A huge outbreak of a contagious cancer is threatening the menacing little critters in their natural habitats on the island of Tasmania. So efforts have begun to relocate healthy specimens of Tasmanian devils to nearby Maria Island. Since the onset of the cancer outbreak in the mid 1990s, 90 percent of the Tasmanian devils of Tasmania have died. Researchers estimate that within five years, the disease could impact the remaining 10 percent, with a high chance of extinction of the animal within 20 years.
But not everyone is excited about the move. Maria Island is the nesting spot of several species of endangered birds. Ecologists worry about what impact the Tasmanian devils could have on those birds’ viability. While the Tasmanian devils are scavengers, not predators, they’re not likely to hunt down these endangered birds, but experts worry that the Tasmanian devils could alter the overall eco-system in a way that could have long-term impacts on the life of the birds. Others are also worried that moving the fierce marsupials may not be enough of a guarantee that they can fight off cancer in another location.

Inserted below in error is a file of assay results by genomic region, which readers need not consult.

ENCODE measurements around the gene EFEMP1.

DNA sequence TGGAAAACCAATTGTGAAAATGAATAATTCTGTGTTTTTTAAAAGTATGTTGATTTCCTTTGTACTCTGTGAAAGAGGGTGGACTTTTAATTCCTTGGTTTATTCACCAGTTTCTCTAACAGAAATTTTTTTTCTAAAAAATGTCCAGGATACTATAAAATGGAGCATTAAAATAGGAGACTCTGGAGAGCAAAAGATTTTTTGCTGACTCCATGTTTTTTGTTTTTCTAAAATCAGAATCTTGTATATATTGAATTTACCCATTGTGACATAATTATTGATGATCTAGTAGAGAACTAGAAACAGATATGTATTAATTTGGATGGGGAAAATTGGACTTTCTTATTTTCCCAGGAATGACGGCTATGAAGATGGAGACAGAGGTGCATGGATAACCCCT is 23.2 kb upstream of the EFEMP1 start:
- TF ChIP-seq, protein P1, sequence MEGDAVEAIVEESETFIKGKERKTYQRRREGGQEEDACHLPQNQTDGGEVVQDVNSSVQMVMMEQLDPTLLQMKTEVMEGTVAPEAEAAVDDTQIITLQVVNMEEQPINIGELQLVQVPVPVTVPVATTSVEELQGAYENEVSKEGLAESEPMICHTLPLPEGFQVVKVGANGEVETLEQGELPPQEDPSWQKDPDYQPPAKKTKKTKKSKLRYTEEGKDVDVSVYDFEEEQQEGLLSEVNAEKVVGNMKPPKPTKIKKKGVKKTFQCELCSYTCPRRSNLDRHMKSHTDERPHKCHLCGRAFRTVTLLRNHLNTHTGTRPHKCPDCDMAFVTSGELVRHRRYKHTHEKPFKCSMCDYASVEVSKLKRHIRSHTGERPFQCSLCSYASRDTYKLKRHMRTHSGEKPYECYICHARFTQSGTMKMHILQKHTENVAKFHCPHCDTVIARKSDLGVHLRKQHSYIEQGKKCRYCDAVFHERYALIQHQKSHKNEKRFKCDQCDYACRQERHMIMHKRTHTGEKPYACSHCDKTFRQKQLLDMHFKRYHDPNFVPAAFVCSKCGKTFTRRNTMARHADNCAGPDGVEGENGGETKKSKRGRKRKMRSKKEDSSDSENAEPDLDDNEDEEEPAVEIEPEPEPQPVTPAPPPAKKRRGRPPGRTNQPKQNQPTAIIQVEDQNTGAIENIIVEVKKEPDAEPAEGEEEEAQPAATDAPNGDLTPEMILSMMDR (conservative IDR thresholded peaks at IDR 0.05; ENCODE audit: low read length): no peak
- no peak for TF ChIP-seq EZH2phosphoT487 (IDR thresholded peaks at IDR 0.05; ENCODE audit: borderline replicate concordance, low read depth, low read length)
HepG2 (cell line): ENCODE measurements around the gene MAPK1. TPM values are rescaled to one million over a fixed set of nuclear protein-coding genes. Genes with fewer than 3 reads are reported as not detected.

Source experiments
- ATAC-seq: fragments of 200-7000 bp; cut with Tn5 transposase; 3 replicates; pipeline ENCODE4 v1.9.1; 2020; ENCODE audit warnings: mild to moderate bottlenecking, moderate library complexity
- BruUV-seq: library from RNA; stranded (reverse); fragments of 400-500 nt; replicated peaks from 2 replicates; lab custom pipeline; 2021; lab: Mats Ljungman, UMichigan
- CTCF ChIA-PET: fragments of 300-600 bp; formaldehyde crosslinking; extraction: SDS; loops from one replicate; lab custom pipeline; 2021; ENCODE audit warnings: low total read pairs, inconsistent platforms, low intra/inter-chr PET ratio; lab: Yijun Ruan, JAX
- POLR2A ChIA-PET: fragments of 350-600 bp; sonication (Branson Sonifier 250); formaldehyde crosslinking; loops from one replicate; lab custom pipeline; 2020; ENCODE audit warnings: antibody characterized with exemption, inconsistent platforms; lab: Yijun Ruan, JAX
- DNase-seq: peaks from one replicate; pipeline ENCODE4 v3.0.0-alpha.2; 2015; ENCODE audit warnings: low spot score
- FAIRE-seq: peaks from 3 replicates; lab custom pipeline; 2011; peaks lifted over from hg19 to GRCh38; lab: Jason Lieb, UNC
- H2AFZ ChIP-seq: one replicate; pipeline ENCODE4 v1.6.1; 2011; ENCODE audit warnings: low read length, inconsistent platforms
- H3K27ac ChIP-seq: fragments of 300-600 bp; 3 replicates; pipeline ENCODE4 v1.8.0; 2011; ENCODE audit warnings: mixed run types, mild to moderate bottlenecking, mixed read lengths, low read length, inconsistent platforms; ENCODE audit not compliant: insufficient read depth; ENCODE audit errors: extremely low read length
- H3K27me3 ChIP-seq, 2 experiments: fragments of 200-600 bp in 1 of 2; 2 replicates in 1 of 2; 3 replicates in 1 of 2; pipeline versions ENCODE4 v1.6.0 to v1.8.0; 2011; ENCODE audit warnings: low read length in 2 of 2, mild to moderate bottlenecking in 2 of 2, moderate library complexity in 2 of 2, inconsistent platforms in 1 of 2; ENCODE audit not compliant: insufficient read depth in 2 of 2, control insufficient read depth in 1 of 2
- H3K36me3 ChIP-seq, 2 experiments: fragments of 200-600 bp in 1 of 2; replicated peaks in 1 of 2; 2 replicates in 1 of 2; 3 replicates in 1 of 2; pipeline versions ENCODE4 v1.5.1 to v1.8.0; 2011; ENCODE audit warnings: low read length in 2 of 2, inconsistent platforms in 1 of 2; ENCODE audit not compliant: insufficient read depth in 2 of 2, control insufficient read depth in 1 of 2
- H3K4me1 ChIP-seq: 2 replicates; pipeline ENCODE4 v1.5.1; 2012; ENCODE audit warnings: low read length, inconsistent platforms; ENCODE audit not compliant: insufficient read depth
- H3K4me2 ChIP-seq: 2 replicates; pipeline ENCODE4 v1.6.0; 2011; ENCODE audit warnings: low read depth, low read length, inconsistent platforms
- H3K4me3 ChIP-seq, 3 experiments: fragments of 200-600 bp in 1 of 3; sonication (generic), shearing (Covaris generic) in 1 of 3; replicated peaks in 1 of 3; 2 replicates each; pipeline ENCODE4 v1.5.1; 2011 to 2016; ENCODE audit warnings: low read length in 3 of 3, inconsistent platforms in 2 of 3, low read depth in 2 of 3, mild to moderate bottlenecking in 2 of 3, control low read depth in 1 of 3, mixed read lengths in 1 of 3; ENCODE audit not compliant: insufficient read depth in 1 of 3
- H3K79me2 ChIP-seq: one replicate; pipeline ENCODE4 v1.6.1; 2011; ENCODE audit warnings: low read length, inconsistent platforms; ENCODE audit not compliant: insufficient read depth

Final approval of the move has not yet been granted by government authorities, but it is expected, so no Tasmanian devils have been relocated yet. The plan calls for using Maria Island and several other small islands in the region, to be the new home of non-cancerous Tasmanian devils.
What do you think should be done? Will moving the animals make a difference? How much weight should the well-being of other animals fit into the picture? Share your thoughts here with other Science Buzz readers.